Neuromorphic computing has emerged over recent years as a promising way to perform intelligent computation more efficiently and quickly than current computing can allow.
Getting there will require thinking outside the box as to what computers are, what they can be, and even if they can be taught to learn. EECS Assistant Professor Katie Schuman might just have those answers, or at least how to unlock them.
“The challenge is to be able to develop computers that can learn through data as opposed to being programmed, which would open up the possibility that you could then have a device that analyzed data in the moment, in real time, instead of the long stretches that traditional computing takes,” Schuman said. “Doing so not only gives you the results you need quicker, but with brain-inspired computation you would also have a decrease in the amount of energy you needed to use. It’s a double win.”
One of Schuman’s first steps is identifying new approaches to breakthroughs in neuromorphic computing, taking the advantages of machine learning and leveraging high-performance computing.
She has identified potential roadblocks that must be overcome if neuromorphic computing is going to be realized to its fullest potential, including issues related to accessibility of neuromorphic hardware and the time spent developing simulations, which have slowed the development of new algorithms.
Additionally, Schuman points out the need for a better knowledge base surrounding the algorithms that will define neuromorphic computing and self-learning programs.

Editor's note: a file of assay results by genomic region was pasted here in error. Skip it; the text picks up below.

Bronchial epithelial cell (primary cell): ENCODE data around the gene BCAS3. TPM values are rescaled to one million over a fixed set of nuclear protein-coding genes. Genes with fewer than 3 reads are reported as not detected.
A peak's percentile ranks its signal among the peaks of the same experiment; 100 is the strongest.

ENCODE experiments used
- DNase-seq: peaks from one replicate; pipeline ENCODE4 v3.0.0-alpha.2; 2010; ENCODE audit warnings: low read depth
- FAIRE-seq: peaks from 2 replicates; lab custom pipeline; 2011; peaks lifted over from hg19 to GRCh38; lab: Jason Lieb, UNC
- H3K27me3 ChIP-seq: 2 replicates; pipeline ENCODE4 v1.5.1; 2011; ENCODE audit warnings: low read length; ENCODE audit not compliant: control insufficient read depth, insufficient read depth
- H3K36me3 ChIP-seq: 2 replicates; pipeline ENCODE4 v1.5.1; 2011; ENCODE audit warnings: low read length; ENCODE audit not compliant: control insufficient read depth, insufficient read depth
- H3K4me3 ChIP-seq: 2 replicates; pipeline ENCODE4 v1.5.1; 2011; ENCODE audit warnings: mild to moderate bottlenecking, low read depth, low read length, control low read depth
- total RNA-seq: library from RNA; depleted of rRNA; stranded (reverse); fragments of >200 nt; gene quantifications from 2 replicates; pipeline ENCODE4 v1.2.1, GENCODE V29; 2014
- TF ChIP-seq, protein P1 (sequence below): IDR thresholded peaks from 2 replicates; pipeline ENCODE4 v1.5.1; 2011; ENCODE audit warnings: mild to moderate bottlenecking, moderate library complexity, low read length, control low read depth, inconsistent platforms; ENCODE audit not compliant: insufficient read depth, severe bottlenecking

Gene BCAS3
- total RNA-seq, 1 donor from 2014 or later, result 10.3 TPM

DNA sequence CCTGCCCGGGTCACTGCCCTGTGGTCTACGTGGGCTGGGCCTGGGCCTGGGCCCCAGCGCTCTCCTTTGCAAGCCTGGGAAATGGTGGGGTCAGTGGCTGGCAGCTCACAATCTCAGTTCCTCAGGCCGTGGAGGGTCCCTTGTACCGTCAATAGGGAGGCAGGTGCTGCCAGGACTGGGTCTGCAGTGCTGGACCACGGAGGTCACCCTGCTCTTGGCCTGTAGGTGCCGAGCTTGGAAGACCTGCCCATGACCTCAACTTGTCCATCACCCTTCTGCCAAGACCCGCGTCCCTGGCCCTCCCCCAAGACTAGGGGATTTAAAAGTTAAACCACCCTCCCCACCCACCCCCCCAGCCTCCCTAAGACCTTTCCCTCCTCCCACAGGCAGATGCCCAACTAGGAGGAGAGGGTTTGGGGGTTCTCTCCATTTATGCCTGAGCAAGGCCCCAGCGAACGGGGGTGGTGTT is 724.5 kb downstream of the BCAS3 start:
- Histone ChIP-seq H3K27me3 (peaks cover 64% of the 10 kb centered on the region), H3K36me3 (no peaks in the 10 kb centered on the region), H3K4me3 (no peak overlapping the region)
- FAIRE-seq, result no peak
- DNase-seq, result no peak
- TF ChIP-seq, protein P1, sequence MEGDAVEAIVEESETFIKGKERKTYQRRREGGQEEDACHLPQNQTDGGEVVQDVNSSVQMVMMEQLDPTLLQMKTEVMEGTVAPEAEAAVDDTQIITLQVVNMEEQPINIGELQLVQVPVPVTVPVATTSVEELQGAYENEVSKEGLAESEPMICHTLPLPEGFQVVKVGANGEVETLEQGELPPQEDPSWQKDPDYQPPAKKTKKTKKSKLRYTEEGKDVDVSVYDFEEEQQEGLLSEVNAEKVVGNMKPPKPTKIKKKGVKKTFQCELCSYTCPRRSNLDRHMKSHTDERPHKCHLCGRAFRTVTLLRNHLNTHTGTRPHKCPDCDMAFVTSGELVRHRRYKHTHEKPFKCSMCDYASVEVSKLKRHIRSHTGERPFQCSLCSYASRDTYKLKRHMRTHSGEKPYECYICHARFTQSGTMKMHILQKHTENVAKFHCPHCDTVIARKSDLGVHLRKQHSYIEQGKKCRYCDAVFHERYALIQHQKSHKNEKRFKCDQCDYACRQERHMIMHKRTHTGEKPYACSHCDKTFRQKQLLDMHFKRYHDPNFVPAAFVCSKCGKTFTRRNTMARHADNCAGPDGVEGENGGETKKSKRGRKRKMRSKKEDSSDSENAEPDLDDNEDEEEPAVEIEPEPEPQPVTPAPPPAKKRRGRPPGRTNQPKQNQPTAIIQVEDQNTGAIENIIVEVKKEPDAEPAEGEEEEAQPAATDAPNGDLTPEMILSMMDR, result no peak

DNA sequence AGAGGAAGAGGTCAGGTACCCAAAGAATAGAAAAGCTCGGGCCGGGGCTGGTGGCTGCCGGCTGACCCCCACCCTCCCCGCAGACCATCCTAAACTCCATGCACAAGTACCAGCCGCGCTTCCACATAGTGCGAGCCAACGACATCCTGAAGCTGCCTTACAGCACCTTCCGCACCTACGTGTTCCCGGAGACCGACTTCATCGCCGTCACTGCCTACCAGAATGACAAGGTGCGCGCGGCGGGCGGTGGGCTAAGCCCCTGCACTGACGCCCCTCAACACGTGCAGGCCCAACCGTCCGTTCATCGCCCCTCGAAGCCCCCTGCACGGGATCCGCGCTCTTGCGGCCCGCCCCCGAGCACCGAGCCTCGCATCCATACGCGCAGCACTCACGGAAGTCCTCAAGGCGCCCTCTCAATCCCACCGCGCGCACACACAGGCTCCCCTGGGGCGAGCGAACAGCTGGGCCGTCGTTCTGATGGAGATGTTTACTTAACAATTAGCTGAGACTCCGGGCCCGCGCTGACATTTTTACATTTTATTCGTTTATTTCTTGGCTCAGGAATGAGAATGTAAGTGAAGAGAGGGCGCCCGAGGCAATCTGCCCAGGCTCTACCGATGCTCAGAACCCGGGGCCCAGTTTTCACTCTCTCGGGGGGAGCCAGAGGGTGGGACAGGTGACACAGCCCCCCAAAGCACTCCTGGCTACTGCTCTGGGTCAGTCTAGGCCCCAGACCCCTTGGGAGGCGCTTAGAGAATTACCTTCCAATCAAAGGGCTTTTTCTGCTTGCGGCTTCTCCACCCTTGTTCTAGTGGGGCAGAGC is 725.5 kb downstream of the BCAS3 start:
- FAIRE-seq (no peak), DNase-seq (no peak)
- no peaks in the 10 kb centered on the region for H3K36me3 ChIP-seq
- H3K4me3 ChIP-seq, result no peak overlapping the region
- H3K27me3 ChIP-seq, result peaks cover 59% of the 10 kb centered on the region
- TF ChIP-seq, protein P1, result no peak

“To get to where we want to be, we need to fully explore simulations of neuromorphic hardware and develop a way to assess algorithms and the capabilities of neuromorphic systems,” Schuman said. “Doing these things will allow us to create new systems capable of learning as they go, independent of human input. A lot of work has been done in the area of neuromorphic hardware, but the learning algorithms are a critical component for the success of neuromorphic computing moving forward.”
The US Department of Energy saw the potential in Schuman’s work, awarding her a $450,000 grant through its Office of Science to pursue her research ideas. That’s significant beyond just the funding, because the DoE operates the programs that have resulted in some of the world’s fastest machines over the years—such as Frontier, currently the world’s fastest, as well as its predecessors, all of which have been housed at ORNL.
The support highlights both the importance of the idea to the DoE and the strength of Schuman’s concepts.
“With one of the DoE’s focuses being high-performance computing and making sure the US stays at the front of research and development related to it, coming up with new breakthroughs that push boundaries of computing is vital,” she said. “And it isn’t about simply having the fastest computer but more about what that allows. Any application or use case that is collecting data is game for improvement when the data can be analyzed in real time.”
That means everything from medicine to transportation to neutron detection could benefit from her research.
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